Connecting the Dots: Building Digital Pathways to Meaningful Relationships

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If you're looking for new and creative ways to build relationships with your staff this year, look no further! Margaret Harris-Shoates, district edtech coordinator, and Kimberly Eure, instructional technology coach, both in Virginia, provide four techniques to create meaningful connections with teachers in both remote and in-person settings.


t's so hard to teach to those little black squares."

This is the frustration teachers have expressed to us most frequently throughout the pandemic-induced distance learning experience. By a long shot. As it turns out, however, teachers are not the only ones who have struggled to form authentic connections and build meaningful relationships over video conferencing platforms, such as Zoom and Microsoft Teams. As instructional coaches, we encountered many challenges building genuine relationships with our teachers and instructional staff.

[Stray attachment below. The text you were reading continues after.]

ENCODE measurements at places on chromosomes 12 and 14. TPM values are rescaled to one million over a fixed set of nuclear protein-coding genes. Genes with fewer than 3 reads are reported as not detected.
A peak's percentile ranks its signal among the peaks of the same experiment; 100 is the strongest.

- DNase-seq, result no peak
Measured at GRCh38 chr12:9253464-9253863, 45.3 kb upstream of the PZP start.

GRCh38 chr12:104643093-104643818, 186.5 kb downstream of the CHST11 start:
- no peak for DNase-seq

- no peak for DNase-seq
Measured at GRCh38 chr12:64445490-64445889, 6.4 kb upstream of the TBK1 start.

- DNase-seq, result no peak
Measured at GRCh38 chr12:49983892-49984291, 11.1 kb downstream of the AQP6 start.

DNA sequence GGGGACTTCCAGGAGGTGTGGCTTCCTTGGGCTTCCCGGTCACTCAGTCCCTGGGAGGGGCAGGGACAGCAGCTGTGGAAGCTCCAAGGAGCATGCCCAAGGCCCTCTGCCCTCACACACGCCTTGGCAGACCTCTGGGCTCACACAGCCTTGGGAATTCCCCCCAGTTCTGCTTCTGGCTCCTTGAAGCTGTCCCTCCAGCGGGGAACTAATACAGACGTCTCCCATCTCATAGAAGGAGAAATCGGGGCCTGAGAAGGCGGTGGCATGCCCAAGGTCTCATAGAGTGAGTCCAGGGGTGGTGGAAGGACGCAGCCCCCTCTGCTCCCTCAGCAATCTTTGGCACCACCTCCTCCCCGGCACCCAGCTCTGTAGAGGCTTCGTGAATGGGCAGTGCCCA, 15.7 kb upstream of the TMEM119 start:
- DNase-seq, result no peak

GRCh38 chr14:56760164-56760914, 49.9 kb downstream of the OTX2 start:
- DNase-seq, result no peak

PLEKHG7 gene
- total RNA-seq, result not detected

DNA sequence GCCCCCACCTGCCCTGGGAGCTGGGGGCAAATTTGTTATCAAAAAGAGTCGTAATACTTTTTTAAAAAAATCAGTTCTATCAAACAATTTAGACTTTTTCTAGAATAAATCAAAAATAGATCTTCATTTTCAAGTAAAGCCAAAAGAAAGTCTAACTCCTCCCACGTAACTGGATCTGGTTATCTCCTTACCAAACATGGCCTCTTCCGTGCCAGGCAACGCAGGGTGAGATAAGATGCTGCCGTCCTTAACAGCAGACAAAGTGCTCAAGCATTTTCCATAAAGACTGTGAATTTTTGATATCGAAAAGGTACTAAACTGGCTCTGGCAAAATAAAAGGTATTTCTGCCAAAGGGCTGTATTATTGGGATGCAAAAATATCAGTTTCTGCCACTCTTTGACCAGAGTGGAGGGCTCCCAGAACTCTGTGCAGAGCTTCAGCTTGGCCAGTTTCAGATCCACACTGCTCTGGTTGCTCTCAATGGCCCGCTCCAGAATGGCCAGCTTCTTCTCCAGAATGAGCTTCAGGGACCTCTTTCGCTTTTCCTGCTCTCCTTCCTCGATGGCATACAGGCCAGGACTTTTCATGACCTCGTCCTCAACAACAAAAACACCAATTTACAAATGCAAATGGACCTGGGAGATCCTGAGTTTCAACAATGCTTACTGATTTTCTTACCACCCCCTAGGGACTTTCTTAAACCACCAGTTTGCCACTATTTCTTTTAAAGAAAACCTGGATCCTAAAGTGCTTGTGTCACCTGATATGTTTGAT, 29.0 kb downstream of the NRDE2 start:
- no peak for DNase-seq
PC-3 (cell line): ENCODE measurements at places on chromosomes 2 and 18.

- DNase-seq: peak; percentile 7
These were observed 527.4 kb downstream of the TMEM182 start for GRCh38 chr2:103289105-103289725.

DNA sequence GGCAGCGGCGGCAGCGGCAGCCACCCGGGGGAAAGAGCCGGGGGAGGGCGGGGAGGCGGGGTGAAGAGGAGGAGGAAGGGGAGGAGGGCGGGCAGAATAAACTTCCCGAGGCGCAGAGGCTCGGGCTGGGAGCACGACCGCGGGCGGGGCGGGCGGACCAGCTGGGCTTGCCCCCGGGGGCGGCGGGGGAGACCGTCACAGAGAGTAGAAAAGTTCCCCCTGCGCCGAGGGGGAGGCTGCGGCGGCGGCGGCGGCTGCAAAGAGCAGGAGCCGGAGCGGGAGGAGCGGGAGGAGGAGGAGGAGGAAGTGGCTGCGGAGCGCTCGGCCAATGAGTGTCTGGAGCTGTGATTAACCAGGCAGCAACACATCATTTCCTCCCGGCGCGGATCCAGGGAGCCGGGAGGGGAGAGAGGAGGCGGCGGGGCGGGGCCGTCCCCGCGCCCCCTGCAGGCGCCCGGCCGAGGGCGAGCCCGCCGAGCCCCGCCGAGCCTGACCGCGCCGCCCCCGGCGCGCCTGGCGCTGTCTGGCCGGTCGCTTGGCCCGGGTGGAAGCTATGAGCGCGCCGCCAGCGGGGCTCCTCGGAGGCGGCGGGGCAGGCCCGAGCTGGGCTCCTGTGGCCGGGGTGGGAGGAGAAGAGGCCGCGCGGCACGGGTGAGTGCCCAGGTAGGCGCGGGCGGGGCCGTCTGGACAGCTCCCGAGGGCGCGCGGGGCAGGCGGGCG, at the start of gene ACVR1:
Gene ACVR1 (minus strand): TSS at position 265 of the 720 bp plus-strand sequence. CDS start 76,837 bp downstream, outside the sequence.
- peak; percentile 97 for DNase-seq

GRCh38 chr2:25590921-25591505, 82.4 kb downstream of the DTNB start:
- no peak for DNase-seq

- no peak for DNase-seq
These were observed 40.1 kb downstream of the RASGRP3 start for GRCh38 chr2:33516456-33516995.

While it would be simple enough for us all to concede that those "little black squares" are the sole cause of our relationship-building woes and shift our attention to less challenging issues, we—like all good ICs—decided to start by asking a few reflective questions instead:

Why is it so difficult to make meaningful connections with teachers during distance learning?
As a coach who is brand new to my school, it's pretty challenging to establish genuine relationships with people you've never met from behind a screen.
Why is it challenging to do this?